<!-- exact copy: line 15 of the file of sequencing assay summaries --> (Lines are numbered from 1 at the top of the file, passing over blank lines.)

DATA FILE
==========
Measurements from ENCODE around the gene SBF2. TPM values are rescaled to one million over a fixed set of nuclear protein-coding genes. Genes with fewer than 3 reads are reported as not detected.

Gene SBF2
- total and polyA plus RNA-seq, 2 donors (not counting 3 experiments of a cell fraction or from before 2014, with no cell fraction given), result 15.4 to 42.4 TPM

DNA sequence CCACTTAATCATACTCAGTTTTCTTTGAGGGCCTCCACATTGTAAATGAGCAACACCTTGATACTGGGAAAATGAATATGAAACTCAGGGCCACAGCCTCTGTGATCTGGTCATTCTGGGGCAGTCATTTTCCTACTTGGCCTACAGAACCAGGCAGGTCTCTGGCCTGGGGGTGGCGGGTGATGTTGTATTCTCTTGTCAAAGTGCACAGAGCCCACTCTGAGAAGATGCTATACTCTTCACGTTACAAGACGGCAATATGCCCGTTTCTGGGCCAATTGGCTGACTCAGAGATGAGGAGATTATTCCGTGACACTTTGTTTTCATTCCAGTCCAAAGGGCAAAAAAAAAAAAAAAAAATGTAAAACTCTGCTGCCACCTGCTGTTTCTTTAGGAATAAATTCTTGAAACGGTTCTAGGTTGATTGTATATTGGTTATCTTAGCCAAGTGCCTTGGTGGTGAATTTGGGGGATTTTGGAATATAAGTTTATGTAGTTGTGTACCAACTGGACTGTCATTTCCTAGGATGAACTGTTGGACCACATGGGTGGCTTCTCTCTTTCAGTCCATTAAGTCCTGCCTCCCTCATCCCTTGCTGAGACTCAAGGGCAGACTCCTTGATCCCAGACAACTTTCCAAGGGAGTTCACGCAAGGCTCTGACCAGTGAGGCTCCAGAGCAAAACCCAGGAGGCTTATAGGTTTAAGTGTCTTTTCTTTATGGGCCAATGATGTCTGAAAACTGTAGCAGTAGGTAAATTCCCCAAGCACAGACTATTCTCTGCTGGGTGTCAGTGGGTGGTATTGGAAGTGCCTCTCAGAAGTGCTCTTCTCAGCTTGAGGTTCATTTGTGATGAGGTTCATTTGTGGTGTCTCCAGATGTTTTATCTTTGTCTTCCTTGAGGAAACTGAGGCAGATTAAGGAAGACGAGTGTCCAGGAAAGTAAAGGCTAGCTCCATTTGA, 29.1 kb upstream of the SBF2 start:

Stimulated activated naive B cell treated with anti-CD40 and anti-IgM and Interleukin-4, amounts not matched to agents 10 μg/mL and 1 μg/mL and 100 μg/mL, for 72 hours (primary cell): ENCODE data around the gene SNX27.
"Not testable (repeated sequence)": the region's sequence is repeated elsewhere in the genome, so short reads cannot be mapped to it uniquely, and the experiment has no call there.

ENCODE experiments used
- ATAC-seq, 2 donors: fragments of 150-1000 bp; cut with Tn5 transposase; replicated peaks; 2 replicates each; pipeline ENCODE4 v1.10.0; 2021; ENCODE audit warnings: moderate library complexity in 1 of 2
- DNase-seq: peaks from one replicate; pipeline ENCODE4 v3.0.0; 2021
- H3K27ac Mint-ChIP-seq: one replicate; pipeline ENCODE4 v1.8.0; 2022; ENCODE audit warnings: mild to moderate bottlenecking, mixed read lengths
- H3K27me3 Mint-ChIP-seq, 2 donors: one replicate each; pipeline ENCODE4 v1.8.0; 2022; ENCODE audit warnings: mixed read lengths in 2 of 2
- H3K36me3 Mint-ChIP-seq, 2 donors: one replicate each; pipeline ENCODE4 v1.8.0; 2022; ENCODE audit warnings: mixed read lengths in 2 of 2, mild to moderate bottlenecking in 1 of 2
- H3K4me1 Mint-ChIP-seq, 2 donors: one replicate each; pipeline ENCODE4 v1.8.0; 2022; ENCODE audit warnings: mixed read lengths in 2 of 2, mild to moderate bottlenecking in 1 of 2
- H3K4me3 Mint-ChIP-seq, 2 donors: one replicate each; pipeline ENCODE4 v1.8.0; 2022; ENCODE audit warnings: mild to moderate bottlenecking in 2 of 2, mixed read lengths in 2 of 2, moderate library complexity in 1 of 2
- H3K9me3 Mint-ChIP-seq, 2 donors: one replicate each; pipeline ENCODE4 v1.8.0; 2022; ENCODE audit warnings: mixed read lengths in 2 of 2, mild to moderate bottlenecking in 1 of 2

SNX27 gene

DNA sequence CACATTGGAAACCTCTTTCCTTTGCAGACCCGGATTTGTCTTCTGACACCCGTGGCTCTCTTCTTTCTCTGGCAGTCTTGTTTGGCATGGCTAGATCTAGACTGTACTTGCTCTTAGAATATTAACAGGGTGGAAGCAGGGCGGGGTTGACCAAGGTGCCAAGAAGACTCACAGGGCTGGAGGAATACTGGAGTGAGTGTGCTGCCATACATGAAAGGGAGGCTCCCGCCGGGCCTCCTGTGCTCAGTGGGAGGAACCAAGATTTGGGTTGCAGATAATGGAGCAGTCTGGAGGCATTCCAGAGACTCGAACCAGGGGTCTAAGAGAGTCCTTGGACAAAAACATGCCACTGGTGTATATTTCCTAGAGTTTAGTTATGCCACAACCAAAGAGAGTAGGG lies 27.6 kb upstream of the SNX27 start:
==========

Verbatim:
- H3K9me3 Mint-ChIP-seq, 2 donors: one replicate each; pipeline ENCODE4 v1.8.0; 2022; ENCODE audit warnings: mixed read lengths in 2 of 2, mild to moderate bottlenecking in 1 of 2